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Assessment of coagulopathy, endothelial injury, and inflammation after traumatic brain injury and hemorrhage in a porcine model.

The journal of trauma and acute care surgery (2013-12-26)
Martin Sillesen, Lars S Rasmussen, Guang Jin, Cecilie H Jepsen, Ayesha Imam, John O Hwabejire, Ihab Halaweish, Marc DeMoya, George Velmahos, Pär I Johansson, Hasan B Alam
ABSTRACT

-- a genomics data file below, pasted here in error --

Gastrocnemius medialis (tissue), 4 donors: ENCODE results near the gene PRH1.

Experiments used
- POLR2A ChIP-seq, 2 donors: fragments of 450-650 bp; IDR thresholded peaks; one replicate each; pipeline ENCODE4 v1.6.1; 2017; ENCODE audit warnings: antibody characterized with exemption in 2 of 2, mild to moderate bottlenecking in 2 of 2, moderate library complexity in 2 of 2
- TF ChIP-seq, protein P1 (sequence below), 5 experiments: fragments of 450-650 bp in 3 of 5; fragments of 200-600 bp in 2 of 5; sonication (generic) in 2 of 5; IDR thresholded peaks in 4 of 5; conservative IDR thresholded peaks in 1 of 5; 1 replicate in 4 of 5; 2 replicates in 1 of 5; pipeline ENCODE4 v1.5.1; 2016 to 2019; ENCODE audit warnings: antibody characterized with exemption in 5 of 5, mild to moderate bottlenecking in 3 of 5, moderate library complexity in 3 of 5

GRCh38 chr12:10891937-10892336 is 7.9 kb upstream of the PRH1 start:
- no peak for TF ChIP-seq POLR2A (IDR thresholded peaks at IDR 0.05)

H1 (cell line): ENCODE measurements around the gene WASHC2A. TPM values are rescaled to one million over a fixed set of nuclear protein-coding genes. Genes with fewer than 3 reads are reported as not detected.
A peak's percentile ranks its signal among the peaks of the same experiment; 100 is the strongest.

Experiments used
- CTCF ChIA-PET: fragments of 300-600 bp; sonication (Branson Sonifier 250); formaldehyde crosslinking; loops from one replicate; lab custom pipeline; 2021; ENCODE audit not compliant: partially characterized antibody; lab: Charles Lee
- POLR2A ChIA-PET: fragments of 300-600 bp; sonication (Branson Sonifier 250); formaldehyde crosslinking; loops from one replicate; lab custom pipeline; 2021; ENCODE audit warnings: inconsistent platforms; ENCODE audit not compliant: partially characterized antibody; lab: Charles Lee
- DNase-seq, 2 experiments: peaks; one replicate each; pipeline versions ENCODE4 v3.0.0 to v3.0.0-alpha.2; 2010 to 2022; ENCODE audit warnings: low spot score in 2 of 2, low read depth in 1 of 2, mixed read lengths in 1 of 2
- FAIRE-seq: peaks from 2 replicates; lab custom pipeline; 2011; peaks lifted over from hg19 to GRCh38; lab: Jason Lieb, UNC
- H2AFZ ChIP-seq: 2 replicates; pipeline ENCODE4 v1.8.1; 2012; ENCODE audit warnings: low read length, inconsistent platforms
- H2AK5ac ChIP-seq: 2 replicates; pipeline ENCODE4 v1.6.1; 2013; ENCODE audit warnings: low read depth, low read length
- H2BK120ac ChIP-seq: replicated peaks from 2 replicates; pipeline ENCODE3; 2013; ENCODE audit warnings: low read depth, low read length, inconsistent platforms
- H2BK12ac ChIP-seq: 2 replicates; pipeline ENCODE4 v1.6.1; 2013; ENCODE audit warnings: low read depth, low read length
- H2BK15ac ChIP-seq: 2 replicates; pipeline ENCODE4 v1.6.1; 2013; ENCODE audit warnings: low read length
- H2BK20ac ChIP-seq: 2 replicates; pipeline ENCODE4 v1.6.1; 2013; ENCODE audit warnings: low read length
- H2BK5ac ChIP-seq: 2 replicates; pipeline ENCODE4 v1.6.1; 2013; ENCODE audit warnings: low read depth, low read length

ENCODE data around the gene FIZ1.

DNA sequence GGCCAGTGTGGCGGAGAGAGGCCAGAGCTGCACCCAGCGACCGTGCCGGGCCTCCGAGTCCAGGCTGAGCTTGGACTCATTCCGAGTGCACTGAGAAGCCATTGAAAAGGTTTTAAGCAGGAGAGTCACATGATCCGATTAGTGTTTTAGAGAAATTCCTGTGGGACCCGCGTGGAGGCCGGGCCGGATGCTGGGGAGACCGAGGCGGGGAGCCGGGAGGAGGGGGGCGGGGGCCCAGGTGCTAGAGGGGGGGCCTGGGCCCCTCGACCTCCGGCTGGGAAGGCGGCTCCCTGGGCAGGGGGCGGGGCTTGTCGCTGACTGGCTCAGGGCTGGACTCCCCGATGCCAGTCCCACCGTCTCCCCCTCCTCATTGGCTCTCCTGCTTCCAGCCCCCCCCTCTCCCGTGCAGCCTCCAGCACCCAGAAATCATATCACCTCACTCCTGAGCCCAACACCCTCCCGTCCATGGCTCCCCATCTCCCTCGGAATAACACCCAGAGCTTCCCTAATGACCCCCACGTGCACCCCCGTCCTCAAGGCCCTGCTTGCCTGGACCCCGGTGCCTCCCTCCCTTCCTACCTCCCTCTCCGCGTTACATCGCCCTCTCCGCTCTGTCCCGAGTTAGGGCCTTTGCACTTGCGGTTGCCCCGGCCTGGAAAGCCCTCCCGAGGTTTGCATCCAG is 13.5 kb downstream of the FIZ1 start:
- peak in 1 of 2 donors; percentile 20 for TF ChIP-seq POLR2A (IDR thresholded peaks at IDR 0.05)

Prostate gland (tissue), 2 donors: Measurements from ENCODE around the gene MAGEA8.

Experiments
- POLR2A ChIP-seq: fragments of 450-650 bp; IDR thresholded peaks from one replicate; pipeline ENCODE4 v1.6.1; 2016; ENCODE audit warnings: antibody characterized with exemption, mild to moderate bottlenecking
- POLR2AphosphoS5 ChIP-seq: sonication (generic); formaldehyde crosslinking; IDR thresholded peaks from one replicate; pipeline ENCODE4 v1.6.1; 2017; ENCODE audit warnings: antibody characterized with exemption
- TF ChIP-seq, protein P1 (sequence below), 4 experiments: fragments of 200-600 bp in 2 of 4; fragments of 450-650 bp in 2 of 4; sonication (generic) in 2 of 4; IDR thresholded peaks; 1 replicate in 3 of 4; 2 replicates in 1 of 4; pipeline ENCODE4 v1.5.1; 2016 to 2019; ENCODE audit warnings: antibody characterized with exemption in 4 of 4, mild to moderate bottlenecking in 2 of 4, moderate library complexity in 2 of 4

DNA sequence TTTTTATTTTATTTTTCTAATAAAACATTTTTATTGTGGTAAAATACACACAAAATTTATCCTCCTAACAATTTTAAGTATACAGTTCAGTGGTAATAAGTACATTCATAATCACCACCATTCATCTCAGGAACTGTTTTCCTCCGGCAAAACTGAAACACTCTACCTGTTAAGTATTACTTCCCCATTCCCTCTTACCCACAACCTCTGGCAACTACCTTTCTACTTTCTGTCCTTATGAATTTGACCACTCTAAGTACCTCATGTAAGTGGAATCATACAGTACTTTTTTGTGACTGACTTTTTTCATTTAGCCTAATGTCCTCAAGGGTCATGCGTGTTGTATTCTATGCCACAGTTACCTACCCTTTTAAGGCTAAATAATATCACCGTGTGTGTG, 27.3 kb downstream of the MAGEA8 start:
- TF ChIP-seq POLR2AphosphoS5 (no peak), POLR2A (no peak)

Traumatic brain injury (TBI) and hemorrhagic shock (HS) can be associated with coagulopathy and inflammation, but the mechanisms are poorly understood. We hypothesized that a combination of TBI and HS would disturb coagulation, damage the endothelium, and activate inflammatory and complement systems. A total of 33 swine were allocated to either TBI + HS (n = 27, TBI and volume-controlled 40% blood loss) or controls (n = 6, anesthesia and instrumentation). TBI + HS animals were left hypotensive (mean arterial pressure, 30-35 mm Hg) for 2 hours. Blood samples were drawn at baseline, 3 minutes and 15 minutes after injury, as well as following 2 hours of hypotension. Markers of coagulation, anticoagulation, endothelial activation/glycocalyx shedding, inflammation, complement, and sympathoadrenal function were measured. The TBI + HS group demonstrated an immediate (3 minutes after injury) activation of coagulation (prothrombin fragment 1 + 2, 289 ng/mL vs. 232 ng/mL, p = 0.03) and complement (C5a, 2.83 ng/mL vs. 2.05 ng/mL, p = 0.05). Shedding of the endothelial glycocalyx (syndecan 1) was evident 15 minutes after injury (851.0 ng/ml vs. 715.5 ng/ml, p = 0.03) while inflammation (tumor necrosis factor α [TNF-α], 81.1 pg/mL vs. 50.8 pg/mL, p = 0.03) and activation of the protein C system (activated protein C, 56.7 ng/mL vs. 26.1 ng/mL, p = 0.01) were evident following the 2-hour hypotension phase. The combination of TBI and shock results in an immediate activation of coagulation and complement systems with subsequent endothelial shedding, protein C activation, and inflammation.

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